Clary and Beyers Saloon - Downtown Waterville Historic District - Waterville, WA
Posted by: Groundspeak Premium Member T0SHEA
N 47° 38.836 W 120° 04.329
10T E 719879 N 5281250
Quick Description: Clary and Beyers Saloon is yet another of several brick buildings which appeared during the local building boom of 1902-03.
Location: Washington, United States
Date Posted: 6/16/2018 2:09:41 PM
Waymark Code: WMYHAY
Published By: Groundspeak Regular Member Math Teacher
Views: 0

Long Description:
The Downtown Waterville Historic District encompasses all of one block of Locust Street plus the west end of a second block and a few buildings along North and South Chelan Avenue. In all there are 17 contributing and 2 non contributing buildings in the district. All buildings are of brick, save for the Centennial Feed Building, a single storey wood framed building on the west side of North Chelan. The brick for the district was manufactured locally in brick yards, first established in 1889. The oldest structure in the district, on the northeast corner of Locust Street and Chelan Avenue, is the First National Bank/Kincaid/IOOF Block, constructed in 1891.

Further construction in the district was delayed for a decade, at which time a chain of brick buildings were erected simultaneously, Clary and Beyers Saloon being the furthest west built on the south side of the street at that time, the fourth building west from Chelan Avenue. It would be another three years before another was added to the chain, the Mid-State Bank Building.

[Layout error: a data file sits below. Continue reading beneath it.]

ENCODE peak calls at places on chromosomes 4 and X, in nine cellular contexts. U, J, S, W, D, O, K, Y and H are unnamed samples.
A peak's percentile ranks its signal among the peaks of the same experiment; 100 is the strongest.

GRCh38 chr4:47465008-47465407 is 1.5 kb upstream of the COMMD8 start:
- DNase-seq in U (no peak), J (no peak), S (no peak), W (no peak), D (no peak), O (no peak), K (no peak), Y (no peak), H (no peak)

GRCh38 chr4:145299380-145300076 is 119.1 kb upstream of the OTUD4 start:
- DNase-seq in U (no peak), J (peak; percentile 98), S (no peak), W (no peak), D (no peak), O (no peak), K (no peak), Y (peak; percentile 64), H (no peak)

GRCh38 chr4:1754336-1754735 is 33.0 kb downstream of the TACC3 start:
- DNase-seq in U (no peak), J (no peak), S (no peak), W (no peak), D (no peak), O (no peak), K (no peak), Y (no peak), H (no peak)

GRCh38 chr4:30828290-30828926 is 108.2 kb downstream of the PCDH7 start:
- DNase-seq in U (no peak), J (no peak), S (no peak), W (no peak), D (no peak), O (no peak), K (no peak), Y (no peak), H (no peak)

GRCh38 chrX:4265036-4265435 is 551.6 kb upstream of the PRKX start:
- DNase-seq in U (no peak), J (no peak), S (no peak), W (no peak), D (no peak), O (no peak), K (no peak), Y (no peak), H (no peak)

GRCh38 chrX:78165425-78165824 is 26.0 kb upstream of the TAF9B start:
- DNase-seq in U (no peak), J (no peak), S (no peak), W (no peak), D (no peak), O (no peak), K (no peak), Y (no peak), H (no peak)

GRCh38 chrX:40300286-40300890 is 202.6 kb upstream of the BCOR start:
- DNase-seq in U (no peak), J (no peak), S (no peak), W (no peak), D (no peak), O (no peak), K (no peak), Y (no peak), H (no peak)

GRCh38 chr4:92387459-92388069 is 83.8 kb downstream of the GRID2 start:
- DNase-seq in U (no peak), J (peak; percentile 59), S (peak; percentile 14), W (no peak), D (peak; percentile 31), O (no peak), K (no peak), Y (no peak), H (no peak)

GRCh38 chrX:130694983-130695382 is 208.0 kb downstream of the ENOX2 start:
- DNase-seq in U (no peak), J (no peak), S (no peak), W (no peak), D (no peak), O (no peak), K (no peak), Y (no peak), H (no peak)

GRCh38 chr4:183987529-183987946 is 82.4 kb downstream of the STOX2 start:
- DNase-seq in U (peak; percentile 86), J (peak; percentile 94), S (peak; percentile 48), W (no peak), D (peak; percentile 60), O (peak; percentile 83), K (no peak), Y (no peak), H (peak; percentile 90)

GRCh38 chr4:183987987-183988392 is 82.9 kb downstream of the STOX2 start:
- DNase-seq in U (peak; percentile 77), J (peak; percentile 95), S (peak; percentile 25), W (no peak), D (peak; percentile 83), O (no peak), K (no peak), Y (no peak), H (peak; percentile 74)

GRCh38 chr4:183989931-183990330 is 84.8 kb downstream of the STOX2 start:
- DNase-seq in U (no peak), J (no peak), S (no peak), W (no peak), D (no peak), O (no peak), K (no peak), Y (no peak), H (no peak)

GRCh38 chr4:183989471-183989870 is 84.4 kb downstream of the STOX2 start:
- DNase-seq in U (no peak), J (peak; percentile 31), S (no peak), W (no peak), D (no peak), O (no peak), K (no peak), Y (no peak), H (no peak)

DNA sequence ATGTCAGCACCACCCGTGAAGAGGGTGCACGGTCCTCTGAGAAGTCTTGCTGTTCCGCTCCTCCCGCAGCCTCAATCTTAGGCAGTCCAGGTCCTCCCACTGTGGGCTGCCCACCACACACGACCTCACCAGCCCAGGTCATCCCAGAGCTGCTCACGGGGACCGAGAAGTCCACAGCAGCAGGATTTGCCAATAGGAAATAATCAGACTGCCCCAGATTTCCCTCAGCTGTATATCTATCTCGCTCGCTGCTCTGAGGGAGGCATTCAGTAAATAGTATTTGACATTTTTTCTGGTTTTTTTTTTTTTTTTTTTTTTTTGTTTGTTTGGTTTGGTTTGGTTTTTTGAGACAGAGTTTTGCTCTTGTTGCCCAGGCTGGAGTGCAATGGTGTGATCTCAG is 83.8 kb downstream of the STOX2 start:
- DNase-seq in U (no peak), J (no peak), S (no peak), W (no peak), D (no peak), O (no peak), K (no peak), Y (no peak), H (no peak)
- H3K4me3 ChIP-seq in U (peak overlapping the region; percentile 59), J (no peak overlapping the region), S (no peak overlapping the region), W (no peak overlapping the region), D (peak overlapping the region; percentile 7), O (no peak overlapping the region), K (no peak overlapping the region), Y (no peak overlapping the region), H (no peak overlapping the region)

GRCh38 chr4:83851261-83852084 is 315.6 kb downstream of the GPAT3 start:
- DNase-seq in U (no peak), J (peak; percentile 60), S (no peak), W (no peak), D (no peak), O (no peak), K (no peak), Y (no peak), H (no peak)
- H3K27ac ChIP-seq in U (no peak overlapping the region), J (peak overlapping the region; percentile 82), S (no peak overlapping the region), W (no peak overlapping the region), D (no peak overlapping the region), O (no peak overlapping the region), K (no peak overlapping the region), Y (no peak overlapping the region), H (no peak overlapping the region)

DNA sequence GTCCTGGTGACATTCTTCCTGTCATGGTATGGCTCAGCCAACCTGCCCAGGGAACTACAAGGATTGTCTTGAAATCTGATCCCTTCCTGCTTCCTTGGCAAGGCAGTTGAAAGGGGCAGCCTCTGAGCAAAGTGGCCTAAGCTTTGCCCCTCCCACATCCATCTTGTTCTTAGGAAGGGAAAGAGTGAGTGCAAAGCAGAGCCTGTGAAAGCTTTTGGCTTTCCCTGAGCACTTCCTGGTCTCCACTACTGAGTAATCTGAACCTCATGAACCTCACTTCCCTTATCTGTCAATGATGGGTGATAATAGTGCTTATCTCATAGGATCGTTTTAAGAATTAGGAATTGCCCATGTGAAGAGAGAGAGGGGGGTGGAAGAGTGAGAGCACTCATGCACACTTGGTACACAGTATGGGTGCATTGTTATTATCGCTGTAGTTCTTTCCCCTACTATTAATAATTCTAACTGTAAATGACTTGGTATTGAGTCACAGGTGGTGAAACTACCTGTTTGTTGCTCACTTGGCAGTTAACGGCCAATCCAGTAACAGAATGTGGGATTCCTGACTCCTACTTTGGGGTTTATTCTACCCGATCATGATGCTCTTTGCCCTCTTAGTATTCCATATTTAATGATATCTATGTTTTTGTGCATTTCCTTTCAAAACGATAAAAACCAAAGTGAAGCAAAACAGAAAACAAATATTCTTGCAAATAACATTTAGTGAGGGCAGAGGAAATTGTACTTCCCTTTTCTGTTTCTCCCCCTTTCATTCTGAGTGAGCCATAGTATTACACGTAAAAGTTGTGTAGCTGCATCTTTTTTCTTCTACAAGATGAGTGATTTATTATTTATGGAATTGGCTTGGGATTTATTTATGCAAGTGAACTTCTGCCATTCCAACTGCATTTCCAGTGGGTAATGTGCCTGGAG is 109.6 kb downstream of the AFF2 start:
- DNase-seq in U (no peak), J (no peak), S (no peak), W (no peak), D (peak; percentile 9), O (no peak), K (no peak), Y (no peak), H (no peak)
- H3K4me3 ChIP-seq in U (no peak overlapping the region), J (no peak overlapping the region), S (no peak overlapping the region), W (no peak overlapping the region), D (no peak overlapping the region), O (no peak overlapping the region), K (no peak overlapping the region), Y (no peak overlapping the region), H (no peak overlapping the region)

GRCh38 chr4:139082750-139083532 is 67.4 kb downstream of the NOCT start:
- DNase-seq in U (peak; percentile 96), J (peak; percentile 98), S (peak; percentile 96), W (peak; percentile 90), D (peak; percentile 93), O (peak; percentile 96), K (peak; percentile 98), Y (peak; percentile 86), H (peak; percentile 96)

Now the Coyote Pass Cafe, the building stands behind a beautiful freestanding clock, possibly making the cafe easier to find, which wouldn't be all that difficult even if the clock was not there.

Clary and Beyers Saloon

Building #5: Clary and Beyers Saloon

Address: 104 West Locust Street
Classification: Contributing
Date of Construction: 1902-03

Description and History: This one story brick structure measures 22 feet wide and 50 feet deep and features a broad storefront bay framed by brick piers and surmounted by a paneled frieze, corbelled cornice, and parapet. The original display windows have been altered.

The original frame building on the lot, owned by local builder Frank Haifa, was rebuilt in brick at about the same time that the adjacent row of brick blocks on the east was constructed. Haifa retained carpenter L. Thomas East and brick mason J.A. Hinnick and rented the store to the saloon. By 1922, the building was used as a confectionery.
From the NRHP Registration Form
Name of Historic District (as listed on the NRHP): Downtown Waterville Historic District

Link to page with the Historic District: [Web Link]

NRHP Historic District Waymark (Optional): [Web Link]

104 Locust Street Waterville, WA United States 98858

How did you determine the building to be a contributing structure?: Narrative found on the internet (Link provided below)

Optional link to narrative or database: [Web Link]

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